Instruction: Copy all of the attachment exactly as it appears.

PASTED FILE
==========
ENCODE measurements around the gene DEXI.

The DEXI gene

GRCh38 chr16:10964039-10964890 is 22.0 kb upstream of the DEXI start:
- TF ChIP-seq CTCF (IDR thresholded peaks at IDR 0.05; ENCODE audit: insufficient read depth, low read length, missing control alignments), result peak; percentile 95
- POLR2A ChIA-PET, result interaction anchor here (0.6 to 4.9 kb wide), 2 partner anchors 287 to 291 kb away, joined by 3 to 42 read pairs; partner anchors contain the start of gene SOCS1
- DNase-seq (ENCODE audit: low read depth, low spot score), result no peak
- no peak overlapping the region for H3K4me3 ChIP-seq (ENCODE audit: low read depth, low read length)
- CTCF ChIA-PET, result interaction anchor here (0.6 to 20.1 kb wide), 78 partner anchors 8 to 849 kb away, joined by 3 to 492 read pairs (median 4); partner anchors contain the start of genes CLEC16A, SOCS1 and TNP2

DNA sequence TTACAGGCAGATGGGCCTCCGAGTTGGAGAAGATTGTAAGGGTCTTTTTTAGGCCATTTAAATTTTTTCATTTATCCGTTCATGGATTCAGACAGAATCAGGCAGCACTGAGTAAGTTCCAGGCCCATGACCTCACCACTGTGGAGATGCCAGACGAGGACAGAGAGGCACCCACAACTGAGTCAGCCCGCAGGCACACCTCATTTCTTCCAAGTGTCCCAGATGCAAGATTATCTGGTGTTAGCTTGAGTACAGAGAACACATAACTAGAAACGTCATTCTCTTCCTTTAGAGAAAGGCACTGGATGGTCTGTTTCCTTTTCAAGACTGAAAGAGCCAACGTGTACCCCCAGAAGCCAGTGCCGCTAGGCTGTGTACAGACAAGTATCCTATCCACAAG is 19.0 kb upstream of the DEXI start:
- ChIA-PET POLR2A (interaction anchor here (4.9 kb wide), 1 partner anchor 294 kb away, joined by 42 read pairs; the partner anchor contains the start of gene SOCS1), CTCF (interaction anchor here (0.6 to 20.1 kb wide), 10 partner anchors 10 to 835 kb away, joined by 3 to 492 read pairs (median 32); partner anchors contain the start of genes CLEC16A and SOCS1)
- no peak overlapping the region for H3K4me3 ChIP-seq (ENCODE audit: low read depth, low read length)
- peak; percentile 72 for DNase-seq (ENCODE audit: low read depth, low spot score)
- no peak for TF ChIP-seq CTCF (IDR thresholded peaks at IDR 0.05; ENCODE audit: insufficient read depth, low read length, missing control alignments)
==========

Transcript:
ENCODE measurements around the gene DEXI.

The DEXI gene

GRCh38 chr16:10964039-10964890 is 22.0 kb upstream of the DEXI start:
- TF ChIP-seq CTCF (IDR thresholded peaks at IDR 0.05; ENCODE audit: insufficient read depth, low read length, missing control alignments), result peak; percentile 95
- POLR2A ChIA-PET, result interaction anchor here (0.6 to 4.9 kb wide), 2 partner anchors 287 to 291 kb away, joined by 3 to 42 read pairs; partner anchors contain the start of gene SOCS1
- DNase-seq (ENCODE audit: low read depth, low spot score), result no peak
- no peak overlapping the region for H3K4me3 ChIP-seq (ENCODE audit: low read depth, low read length)
- CTCF ChIA-PET, result interaction anchor here (0.6 to 20.1 kb wide), 78 partner anchors 8 to 849 kb away, joined by 3 to 492 read pairs (median 4); partner anchors contain the start of genes CLEC16A, SOCS1 and TNP2

DNA sequence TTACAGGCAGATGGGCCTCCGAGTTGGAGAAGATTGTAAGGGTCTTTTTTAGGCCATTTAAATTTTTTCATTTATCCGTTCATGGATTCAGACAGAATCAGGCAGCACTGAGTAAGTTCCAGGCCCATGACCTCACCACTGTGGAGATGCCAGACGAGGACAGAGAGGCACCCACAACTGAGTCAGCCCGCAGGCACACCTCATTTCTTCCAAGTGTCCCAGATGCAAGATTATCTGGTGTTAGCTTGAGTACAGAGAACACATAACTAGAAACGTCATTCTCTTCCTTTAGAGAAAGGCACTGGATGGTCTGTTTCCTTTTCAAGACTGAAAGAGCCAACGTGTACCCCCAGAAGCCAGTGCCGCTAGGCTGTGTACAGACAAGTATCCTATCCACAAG is 19.0 kb upstream of the DEXI start:
- ChIA-PET POLR2A (interaction anchor here (4.9 kb wide), 1 partner anchor 294 kb away, joined by 42 read pairs; the partner anchor contains the start of gene SOCS1), CTCF (interaction anchor here (0.6 to 20.1 kb wide), 10 partner anchors 10 to 835 kb away, joined by 3 to 492 read pairs (median 32); partner anchors contain the start of genes CLEC16A and SOCS1)
- no peak overlapping the region for H3K4me3 ChIP-seq (ENCODE audit: low read depth, low read length)
- peak; percentile 72 for DNase-seq (ENCODE audit: low read depth, low spot score)
- no peak for TF ChIP-seq CTCF (IDR thresholded peaks at IDR 0.05; ENCODE audit: insufficient read depth, low read length, missing control alignments)